Back in Huaraz, I was too sick to fight, but all the rest did the best they could. Unlucky for us, the receptionist couldn't do anything but give us 20US$ each for that was what Mesner told her to do. We all decided not to take that money & return the next day to try again (with newly charged powers).
Here I would like to state Ishay, the greatest of friends, who tended me with my needs all through my sickness. Thank you very much!
The story continues...
The Agency was closed every day until Monday. By then, only Omry, Gil & I were left in Huaraz. Mesner was pissed (don't ask me why), we couldn't really talk without him shouting at us (weren't we the victims here?), So we returned to the hostel empty-handed.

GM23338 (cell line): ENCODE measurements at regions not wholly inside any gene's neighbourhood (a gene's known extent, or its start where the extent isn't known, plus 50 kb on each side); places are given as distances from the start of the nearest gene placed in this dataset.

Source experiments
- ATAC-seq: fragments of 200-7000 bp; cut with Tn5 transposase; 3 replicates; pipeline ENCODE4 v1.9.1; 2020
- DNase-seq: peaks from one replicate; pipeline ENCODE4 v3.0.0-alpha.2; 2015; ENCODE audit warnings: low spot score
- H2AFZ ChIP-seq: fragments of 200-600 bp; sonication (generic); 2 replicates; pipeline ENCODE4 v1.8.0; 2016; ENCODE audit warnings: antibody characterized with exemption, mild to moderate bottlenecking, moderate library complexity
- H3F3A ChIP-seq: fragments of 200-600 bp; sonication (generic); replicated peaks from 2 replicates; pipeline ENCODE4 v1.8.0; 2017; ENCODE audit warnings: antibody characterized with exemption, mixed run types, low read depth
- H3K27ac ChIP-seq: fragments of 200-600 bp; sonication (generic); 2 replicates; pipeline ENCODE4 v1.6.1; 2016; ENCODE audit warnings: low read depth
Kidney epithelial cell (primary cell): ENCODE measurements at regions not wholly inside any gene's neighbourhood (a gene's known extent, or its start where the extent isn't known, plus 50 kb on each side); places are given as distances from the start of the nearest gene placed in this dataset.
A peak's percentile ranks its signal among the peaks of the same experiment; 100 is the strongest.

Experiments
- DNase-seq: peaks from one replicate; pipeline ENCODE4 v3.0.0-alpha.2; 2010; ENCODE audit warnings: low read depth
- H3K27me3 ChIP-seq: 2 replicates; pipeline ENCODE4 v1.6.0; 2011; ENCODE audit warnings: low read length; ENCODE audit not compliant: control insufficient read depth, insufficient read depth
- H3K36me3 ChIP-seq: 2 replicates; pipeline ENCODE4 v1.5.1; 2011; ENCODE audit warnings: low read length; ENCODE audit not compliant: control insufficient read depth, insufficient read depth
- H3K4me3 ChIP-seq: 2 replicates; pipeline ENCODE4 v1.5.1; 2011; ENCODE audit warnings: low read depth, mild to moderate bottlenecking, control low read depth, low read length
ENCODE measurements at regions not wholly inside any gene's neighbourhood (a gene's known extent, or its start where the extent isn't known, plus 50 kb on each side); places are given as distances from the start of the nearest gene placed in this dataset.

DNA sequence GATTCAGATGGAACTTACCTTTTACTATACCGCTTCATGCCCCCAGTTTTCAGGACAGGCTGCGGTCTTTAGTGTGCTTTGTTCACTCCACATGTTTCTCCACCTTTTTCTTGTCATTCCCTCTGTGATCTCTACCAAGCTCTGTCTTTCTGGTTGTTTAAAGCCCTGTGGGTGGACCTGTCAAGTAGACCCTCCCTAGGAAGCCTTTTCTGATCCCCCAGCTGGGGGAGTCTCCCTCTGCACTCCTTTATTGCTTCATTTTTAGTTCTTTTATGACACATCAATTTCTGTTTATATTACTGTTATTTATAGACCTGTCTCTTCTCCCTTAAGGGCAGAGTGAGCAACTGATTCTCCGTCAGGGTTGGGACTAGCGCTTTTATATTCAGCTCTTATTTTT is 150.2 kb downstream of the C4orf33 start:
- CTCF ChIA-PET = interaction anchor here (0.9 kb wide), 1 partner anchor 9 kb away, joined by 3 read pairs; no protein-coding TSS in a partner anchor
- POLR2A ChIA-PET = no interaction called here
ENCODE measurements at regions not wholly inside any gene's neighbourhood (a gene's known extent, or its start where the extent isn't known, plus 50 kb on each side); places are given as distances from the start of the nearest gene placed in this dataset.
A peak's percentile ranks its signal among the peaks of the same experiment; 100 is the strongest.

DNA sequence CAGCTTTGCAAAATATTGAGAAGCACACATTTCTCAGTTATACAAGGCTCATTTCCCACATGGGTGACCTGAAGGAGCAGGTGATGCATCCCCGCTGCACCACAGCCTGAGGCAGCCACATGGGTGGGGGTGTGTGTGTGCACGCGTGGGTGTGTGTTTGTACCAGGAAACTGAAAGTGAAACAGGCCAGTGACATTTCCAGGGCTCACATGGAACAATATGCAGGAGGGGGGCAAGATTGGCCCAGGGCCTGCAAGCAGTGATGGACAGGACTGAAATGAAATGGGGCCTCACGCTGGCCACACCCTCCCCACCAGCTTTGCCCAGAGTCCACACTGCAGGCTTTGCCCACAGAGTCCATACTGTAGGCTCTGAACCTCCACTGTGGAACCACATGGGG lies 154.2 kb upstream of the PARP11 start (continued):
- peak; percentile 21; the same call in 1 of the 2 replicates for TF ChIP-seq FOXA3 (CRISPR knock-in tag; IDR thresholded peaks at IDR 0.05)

After all, it's only money. At least all are well and healthy.

Tips for the Huayhuash:
- Choose an agency carefully. There are a lot of tour-operators in Huaraz, gather information and think a bit before putting your life in some one's hand.
- Detours. There are a lot of them. If walking something you like, keep a lookout for more viewpoints near the main trail.
- Do not register a tour through Enjoy-Huayhuash or any guy named Mesner. Re-opening agencies with different names is common in Peru.